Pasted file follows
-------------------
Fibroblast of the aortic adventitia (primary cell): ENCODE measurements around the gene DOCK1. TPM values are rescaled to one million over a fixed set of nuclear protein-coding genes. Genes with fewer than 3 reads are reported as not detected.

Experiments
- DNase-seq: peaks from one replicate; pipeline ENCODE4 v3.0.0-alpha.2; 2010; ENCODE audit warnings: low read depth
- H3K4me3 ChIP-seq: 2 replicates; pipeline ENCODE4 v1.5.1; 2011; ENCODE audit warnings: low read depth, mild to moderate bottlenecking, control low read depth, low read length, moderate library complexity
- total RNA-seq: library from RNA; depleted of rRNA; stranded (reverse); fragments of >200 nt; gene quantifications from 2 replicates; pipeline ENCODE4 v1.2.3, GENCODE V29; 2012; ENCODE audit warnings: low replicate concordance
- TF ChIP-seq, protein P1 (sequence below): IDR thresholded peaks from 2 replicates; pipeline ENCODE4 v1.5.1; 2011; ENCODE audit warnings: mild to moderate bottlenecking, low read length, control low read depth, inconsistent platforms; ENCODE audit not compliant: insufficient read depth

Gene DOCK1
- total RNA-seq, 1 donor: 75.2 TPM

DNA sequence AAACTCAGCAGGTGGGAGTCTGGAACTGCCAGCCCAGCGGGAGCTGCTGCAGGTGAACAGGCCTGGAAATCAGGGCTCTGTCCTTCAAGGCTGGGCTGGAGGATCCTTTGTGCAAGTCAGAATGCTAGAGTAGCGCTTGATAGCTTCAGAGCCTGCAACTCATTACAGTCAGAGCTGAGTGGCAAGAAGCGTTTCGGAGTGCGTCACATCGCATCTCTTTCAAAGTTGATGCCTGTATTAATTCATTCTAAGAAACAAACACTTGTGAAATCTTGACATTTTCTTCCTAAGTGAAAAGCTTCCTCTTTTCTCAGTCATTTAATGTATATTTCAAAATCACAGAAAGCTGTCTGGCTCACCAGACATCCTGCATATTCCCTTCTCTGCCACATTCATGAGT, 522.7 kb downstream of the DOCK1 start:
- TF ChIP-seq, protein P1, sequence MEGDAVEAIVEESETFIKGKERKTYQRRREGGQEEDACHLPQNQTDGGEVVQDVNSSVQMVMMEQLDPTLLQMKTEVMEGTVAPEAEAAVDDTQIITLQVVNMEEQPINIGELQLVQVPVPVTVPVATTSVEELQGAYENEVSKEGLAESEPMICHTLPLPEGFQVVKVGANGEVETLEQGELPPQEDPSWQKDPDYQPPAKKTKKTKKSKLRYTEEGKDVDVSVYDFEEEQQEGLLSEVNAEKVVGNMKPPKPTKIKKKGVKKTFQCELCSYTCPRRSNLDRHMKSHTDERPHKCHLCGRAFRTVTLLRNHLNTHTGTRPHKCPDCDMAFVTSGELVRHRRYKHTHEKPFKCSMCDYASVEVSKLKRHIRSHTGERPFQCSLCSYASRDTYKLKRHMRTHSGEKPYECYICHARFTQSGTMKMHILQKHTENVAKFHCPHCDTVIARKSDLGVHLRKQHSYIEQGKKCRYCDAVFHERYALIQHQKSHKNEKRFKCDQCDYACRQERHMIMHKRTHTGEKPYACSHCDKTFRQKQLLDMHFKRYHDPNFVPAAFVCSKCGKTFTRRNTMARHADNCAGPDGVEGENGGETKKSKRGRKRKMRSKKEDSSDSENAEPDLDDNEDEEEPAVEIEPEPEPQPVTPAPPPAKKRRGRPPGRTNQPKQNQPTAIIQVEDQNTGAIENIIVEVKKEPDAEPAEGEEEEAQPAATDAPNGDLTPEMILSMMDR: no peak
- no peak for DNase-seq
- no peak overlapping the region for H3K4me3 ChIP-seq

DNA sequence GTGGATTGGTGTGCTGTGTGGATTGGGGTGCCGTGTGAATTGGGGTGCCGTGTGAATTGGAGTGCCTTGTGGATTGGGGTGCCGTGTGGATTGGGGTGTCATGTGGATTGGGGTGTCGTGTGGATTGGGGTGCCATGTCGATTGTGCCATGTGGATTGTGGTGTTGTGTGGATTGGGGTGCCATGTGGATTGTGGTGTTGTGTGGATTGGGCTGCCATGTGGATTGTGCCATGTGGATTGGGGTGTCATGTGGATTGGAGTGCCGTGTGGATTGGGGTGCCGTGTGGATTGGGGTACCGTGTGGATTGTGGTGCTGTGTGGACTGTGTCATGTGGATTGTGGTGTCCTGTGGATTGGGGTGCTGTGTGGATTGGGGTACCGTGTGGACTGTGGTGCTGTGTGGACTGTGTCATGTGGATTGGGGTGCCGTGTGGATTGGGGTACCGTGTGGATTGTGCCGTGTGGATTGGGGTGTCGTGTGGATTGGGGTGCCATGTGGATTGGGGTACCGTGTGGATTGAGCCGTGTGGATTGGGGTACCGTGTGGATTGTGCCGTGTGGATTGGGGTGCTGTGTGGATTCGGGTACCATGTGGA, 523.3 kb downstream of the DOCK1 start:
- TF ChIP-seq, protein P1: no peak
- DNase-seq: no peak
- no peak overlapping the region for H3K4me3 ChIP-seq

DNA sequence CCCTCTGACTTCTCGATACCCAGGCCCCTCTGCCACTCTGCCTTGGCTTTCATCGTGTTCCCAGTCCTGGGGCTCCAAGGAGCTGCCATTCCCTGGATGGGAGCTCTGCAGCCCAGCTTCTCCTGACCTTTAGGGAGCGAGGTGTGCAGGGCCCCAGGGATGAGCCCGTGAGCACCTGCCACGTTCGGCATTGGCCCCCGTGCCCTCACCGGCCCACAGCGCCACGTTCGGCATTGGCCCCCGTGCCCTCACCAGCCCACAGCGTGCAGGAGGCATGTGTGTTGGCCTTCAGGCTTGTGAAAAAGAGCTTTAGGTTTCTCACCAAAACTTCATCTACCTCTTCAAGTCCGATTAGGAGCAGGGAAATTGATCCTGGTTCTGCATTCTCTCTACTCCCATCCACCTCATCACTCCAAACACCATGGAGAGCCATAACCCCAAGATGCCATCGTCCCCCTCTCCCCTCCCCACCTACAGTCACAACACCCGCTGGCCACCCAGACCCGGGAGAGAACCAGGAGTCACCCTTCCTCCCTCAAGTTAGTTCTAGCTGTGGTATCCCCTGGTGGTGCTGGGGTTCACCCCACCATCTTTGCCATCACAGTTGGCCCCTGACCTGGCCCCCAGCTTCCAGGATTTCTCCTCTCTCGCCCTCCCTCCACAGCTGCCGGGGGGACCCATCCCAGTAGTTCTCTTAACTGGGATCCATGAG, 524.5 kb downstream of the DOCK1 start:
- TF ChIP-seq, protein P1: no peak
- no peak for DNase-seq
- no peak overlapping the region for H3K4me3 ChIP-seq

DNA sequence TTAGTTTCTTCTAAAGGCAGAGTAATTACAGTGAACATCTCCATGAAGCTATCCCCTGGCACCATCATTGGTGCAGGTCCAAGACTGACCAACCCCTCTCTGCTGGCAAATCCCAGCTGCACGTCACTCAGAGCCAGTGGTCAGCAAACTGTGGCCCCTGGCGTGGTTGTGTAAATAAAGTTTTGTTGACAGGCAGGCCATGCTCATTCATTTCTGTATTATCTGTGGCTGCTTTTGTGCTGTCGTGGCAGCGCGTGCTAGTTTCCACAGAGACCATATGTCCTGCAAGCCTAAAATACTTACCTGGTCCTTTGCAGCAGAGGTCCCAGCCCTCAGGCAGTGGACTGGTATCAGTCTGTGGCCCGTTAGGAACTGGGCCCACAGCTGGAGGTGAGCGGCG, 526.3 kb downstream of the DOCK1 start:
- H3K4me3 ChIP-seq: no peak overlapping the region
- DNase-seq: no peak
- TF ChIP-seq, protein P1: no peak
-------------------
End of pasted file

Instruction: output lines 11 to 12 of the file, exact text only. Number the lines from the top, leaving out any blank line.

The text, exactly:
- no peak for DNase-seq
- no peak overlapping the region for H3K4me3 ChIP-seq